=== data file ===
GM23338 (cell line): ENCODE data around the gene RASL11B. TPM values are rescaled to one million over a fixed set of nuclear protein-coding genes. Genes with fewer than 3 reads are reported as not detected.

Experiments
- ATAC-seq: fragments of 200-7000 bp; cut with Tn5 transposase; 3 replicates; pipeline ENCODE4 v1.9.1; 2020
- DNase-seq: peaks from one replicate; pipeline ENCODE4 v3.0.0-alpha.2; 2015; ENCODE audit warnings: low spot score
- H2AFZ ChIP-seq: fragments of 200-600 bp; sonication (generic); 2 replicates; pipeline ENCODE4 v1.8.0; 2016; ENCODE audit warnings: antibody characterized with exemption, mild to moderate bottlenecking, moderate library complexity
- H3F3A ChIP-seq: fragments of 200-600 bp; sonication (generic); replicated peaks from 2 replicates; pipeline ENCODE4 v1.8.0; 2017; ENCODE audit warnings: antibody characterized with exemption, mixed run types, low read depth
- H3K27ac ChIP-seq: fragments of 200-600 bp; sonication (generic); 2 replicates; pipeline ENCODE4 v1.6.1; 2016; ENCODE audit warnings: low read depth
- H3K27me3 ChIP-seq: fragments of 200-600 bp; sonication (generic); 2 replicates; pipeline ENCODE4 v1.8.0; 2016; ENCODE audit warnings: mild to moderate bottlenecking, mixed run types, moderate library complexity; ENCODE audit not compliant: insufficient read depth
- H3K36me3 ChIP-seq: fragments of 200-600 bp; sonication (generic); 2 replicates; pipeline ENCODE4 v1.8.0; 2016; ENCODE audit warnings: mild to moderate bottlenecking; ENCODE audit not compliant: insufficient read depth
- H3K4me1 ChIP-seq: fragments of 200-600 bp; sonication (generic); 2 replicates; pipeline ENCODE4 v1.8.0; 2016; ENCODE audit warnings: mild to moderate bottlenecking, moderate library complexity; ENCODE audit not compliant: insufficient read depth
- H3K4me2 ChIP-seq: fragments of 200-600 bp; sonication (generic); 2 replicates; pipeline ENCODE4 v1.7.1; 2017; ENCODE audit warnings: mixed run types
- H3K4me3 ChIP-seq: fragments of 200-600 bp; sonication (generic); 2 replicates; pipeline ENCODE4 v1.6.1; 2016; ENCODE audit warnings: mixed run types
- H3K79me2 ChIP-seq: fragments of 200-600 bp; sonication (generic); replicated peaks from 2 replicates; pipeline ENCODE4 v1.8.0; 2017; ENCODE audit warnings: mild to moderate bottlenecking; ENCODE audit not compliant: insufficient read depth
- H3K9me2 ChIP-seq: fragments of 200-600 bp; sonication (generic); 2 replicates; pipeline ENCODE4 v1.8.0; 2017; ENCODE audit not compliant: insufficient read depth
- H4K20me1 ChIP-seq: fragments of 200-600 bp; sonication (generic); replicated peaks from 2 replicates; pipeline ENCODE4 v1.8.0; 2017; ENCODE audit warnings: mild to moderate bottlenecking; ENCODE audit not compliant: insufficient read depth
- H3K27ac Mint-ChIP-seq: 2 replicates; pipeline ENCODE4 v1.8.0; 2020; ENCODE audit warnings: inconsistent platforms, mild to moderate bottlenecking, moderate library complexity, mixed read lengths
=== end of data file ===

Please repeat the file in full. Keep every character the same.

GM23338 (cell line): ENCODE data around the gene RASL11B. TPM values are rescaled to one million over a fixed set of nuclear protein-coding genes. Genes with fewer than 3 reads are reported as not detected.

Experiments
- ATAC-seq: fragments of 200-7000 bp; cut with Tn5 transposase; 3 replicates; pipeline ENCODE4 v1.9.1; 2020
- DNase-seq: peaks from one replicate; pipeline ENCODE4 v3.0.0-alpha.2; 2015; ENCODE audit warnings: low spot score
- H2AFZ ChIP-seq: fragments of 200-600 bp; sonication (generic); 2 replicates; pipeline ENCODE4 v1.8.0; 2016; ENCODE audit warnings: antibody characterized with exemption, mild to moderate bottlenecking, moderate library complexity
- H3F3A ChIP-seq: fragments of 200-600 bp; sonication (generic); replicated peaks from 2 replicates; pipeline ENCODE4 v1.8.0; 2017; ENCODE audit warnings: antibody characterized with exemption, mixed run types, low read depth
- H3K27ac ChIP-seq: fragments of 200-600 bp; sonication (generic); 2 replicates; pipeline ENCODE4 v1.6.1; 2016; ENCODE audit warnings: low read depth
- H3K27me3 ChIP-seq: fragments of 200-600 bp; sonication (generic); 2 replicates; pipeline ENCODE4 v1.8.0; 2016; ENCODE audit warnings: mild to moderate bottlenecking, mixed run types, moderate library complexity; ENCODE audit not compliant: insufficient read depth
- H3K36me3 ChIP-seq: fragments of 200-600 bp; sonication (generic); 2 replicates; pipeline ENCODE4 v1.8.0; 2016; ENCODE audit warnings: mild to moderate bottlenecking; ENCODE audit not compliant: insufficient read depth
- H3K4me1 ChIP-seq: fragments of 200-600 bp; sonication (generic); 2 replicates; pipeline ENCODE4 v1.8.0; 2016; ENCODE audit warnings: mild to moderate bottlenecking, moderate library complexity; ENCODE audit not compliant: insufficient read depth
- H3K4me2 ChIP-seq: fragments of 200-600 bp; sonication (generic); 2 replicates; pipeline ENCODE4 v1.7.1; 2017; ENCODE audit warnings: mixed run types
- H3K4me3 ChIP-seq: fragments of 200-600 bp; sonication (generic); 2 replicates; pipeline ENCODE4 v1.6.1; 2016; ENCODE audit warnings: mixed run types
- H3K79me2 ChIP-seq: fragments of 200-600 bp; sonication (generic); replicated peaks from 2 replicates; pipeline ENCODE4 v1.8.0; 2017; ENCODE audit warnings: mild to moderate bottlenecking; ENCODE audit not compliant: insufficient read depth
- H3K9me2 ChIP-seq: fragments of 200-600 bp; sonication (generic); 2 replicates; pipeline ENCODE4 v1.8.0; 2017; ENCODE audit not compliant: insufficient read depth
- H4K20me1 ChIP-seq: fragments of 200-600 bp; sonication (generic); replicated peaks from 2 replicates; pipeline ENCODE4 v1.8.0; 2017; ENCODE audit warnings: mild to moderate bottlenecking; ENCODE audit not compliant: insufficient read depth
- H3K27ac Mint-ChIP-seq: 2 replicates; pipeline ENCODE4 v1.8.0; 2020; ENCODE audit warnings: inconsistent platforms, mild to moderate bottlenecking, moderate library complexity, mixed read lengths